Zucchini actually falls under the umbrella of summer squash, which are squashes that get harvested before their rinds harden. Here are some other fun facts about this veggie that may surprise you.
If you want a veggie that's extremely versatile, look no further than zucchini. Whether eaten raw or cooked, there's so many ways to enjoy it and still get a solid amount of a few vitamins and minerals you need. Zucchini actually falls under the umbrella of summer squash, which are squashes that getÂ harvested before their rinds hardenâunlike, say, pumpkins and butternut squash. In honor of National Zucchini Day, here are some other fun facts about this veggie that may surprise you.
It's super low in calories
Zucchini makes the perfect light side dish for a heavy meal: One cup of sliced zucchini has about 19 calories. That's 40 to 50% lower than the same serving size for other low-cal green veggies like broccoli and Brussels sprouts. And because it's so versatile, you can enjoy this low-calorie food in so many different recipes, from baked fries to pesto roll-ups. Of course, you can always grill zucchini with herbs for some savory flavor, too.
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You can eat the blossoms
Even though zucchini is served as a vegetable, it's technically a fruit because it comes from a flower: it grows from a golden blossom that blooms under the leaves. They don't normally sell the blooms in the grocery store, but you can find them at farmers' markets. And these beauties aren't just for looking atâyou can eat them, too. The most popular way to prepare them is fried or stuffed, butÂ our friends at Sunset magazine have a unique salad recipe to try. Check out Squash Blossom, Avocado, and Butter Lettuce Salad.
It may be good for your heart
Zucchini has a good amount of potassium: 295 milligrams per cup, or 8% of your recommended daily value. According to the American Heart Association, potassium can help control blood pressure because it lessens the harmful effects of salt on your body. Studies suggest boosting your potassium intake (while also curbing sodium) can slash your stroke risk and may also lower your odds of developing heart disease. Zucchini is also high in the antioxidant vitamin C, which may help the lining of your blood cells function better, lowering blood pressure and protecting against clogged arteries. One cup of sliced zucchini has 20 milligrams, or about 33% of your daily value.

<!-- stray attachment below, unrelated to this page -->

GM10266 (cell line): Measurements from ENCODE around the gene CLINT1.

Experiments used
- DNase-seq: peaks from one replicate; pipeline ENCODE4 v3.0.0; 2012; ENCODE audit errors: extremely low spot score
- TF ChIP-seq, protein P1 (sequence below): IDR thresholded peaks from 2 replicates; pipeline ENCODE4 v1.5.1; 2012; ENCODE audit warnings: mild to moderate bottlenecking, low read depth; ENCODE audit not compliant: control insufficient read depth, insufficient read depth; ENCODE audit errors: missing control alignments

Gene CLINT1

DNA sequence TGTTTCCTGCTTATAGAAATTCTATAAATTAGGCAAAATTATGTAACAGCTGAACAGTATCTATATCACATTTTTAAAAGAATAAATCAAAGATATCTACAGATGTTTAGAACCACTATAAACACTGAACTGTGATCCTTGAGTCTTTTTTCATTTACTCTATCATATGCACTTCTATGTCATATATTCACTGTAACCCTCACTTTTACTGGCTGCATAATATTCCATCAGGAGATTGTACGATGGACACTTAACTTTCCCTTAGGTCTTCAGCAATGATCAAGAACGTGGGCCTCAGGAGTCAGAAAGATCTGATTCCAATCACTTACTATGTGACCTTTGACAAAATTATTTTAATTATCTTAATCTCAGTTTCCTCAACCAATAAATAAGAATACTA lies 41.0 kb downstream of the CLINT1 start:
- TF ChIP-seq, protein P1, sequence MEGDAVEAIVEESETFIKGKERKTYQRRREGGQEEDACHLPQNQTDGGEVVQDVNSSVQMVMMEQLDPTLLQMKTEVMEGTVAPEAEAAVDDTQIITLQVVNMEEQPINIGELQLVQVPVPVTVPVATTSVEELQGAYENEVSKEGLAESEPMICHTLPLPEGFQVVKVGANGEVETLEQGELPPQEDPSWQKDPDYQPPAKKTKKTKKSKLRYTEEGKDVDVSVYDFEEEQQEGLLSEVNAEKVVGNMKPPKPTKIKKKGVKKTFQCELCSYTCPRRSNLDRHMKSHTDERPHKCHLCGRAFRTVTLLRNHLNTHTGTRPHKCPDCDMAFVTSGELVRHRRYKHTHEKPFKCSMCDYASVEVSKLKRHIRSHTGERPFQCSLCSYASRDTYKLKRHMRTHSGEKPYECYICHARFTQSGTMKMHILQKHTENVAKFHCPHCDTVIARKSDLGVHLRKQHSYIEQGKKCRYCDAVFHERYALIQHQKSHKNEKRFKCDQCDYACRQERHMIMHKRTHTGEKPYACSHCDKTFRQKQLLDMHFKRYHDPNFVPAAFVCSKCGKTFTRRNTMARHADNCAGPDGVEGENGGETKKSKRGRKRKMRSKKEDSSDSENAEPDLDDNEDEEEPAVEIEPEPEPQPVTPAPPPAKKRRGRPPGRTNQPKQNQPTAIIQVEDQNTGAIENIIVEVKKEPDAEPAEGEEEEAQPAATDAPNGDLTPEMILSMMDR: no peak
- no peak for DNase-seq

RELATED: 15 Foods High in Potassium
You can substitute it for pasta
Sure, you canÂ addÂ zucchini to your spaghetti recipes, but you can also use it in place of noodles altogether. So-called "zoodles" are a great pasta alternative, and they're easy to make with the help of some kitchen gadgets. With a mandolin or a spiral slicer, you secure the zucchini on prongs and push the veggie toward the blades. Not only does it make things easy, but it's also kind of coolÂ to see dozens of noodles cranked out at once. A smaller and less expensive option is a julienne peeler, which has a serrated blade to create thin strips.
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It's not always green
You may be used to seeing a vegetable that's green and speckled, but there's a yellow variety of zucchini, and it's easy to confuse with yellow squash, a different type. (That's yellow zucchini in the photo above). The easiest way to tell the difference is to look at the shape. Yellow squash usually has a tapered neck, either crooked or straight, whereas zucchini of any color looks like a cylinder from end to end. Though not much is known about the difference between the varieties, some say golden zucchini hasÂ a sweeter flavor than the green kind. Because it retains its color after cooking, it also makes a sunnyÂ addition to any dish.
It has an international pedigree
Italians are thought to have bred modern zucchini from the squash they picked up in colonial Americaâzucca is actually the Italian word for squash. That's why you'll see zucchini referred to as "Italian squash" in some recipes.Â Still, both summer squash has been around for quite some time. The cropÂ dates back to 5500 B.C. where it was integral in the diets of people living inÂ Central America and South America,Â according to theÂ University of Arizona Cooperative Extension. (And if you're in Europe, it may appear on menus as "courgette.")